My sister-in-law has children roughly the same ages as mine. This was fun for a little while, but lately I feel like I’ve been unwillingly entered into a subtle competition over whose daughter is smarter, who gets invited to more birthday parties, and who is more musically gifted. Not only is the constant bragging getting annoying (my sister-in-law obviously thinks her daughter is superior to mine) but I’m starting to feel jealous and competitive when I actually don’t care that much. How am I going to deal with her for the rest of my life?
I am going to start a national campaign against using the word “gifted” to descibe anyone who isn’t David Ortiz or that blind five-year-old from South Korea who can play any song on the piano after she’s heard it one time.
Your sister-in-law feels insecure about her parenting. For her, tangible proof of good mothering comes in the form of hard-core ballet lessons, birthday party supremacy, and those flash cards on TV that teach babies to read before they can eat solid food. If she has your daughter as a benchmark, all she has to do to make herself feel good is do more than you’re doing.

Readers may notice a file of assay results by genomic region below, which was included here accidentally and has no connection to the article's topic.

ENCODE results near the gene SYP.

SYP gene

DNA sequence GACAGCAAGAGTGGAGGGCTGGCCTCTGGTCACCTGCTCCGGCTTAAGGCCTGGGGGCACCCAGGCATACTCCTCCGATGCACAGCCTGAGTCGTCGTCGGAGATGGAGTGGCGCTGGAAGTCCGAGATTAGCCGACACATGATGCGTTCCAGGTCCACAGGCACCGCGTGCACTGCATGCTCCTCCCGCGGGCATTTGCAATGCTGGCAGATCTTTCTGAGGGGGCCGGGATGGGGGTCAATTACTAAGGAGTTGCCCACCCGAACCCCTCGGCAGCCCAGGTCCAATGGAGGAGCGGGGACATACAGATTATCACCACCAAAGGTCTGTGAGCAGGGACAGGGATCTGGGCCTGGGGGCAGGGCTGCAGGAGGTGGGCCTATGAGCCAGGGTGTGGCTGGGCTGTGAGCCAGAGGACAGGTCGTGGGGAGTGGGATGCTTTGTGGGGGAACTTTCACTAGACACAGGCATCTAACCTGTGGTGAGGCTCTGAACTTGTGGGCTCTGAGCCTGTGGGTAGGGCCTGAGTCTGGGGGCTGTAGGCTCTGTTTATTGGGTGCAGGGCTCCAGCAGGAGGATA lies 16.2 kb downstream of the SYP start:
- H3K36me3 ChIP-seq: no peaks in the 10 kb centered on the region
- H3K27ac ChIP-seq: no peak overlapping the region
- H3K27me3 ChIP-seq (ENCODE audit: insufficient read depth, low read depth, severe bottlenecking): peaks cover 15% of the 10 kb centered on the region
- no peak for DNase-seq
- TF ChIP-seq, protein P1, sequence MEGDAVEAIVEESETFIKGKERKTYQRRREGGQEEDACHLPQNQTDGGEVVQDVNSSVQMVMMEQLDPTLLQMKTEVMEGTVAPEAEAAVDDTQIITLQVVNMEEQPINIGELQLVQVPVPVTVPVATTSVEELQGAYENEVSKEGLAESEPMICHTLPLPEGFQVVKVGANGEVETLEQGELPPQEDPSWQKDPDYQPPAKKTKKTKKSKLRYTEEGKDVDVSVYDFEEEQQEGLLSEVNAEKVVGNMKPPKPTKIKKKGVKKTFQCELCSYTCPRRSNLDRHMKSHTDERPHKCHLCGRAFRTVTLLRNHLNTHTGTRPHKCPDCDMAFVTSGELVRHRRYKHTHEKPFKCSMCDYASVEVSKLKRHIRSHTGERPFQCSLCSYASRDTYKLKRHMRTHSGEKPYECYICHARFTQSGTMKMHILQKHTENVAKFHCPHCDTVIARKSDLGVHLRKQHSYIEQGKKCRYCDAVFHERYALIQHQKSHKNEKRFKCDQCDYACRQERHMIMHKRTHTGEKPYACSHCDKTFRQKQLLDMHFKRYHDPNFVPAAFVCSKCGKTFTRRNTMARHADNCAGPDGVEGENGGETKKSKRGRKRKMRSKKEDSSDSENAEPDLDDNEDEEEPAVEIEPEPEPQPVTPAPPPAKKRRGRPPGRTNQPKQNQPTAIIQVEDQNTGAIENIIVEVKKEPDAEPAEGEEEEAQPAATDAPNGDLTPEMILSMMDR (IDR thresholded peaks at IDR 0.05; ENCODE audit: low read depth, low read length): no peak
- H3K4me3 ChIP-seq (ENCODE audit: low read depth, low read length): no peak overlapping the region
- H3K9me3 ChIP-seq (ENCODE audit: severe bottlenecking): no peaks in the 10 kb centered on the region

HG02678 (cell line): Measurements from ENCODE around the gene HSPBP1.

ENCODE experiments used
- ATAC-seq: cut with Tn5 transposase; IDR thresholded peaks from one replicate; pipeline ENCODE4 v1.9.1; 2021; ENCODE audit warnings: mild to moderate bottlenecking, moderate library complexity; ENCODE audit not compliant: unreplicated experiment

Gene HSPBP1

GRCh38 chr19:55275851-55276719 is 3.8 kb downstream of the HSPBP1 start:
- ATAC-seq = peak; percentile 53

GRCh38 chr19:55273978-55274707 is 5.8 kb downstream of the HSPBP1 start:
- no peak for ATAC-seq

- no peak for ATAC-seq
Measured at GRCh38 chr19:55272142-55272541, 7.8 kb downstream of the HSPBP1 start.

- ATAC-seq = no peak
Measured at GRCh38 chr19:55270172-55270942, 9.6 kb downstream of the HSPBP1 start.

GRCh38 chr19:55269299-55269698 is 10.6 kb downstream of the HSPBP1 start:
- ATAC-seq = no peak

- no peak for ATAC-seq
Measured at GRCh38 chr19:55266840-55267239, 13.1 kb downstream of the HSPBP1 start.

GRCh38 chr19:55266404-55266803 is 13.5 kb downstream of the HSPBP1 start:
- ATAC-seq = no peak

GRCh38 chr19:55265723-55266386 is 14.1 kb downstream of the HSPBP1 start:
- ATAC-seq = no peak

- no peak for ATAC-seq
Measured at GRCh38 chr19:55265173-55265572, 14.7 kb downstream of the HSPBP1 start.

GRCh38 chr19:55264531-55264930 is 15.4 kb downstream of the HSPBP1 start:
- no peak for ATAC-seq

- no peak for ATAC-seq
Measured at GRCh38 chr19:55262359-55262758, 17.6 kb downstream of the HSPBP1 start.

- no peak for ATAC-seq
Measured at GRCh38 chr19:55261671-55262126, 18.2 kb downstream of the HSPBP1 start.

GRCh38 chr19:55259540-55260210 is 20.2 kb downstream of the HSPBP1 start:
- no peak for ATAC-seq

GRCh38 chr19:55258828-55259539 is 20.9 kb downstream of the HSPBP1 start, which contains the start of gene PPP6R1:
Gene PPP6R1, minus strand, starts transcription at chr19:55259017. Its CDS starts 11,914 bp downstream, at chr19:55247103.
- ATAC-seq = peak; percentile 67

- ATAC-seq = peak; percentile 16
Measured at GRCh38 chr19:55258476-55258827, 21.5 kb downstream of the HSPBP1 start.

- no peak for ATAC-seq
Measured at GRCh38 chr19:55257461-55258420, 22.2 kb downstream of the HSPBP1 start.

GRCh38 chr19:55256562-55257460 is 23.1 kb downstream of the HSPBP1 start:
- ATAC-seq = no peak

As the parent of a kid who regularly lies on his stomach eating mulch off the playground without even using his hands, I feel your pain. At the end of the school year, kids in the Montessori school were constructing the Taj Mahal out of toothpicks while mine was shoving beads up his nose. And it’s okay with me. Truly. He’s a great kid. So when your sister-in-law starts yapping about how Little Ashley won the Good Citizen Trophy at summer camp for saving a 16-year-old from drowning, just take a deep breath, remember that it has nothing to do with your daughter at all, and be proud that you have such an awesome niece.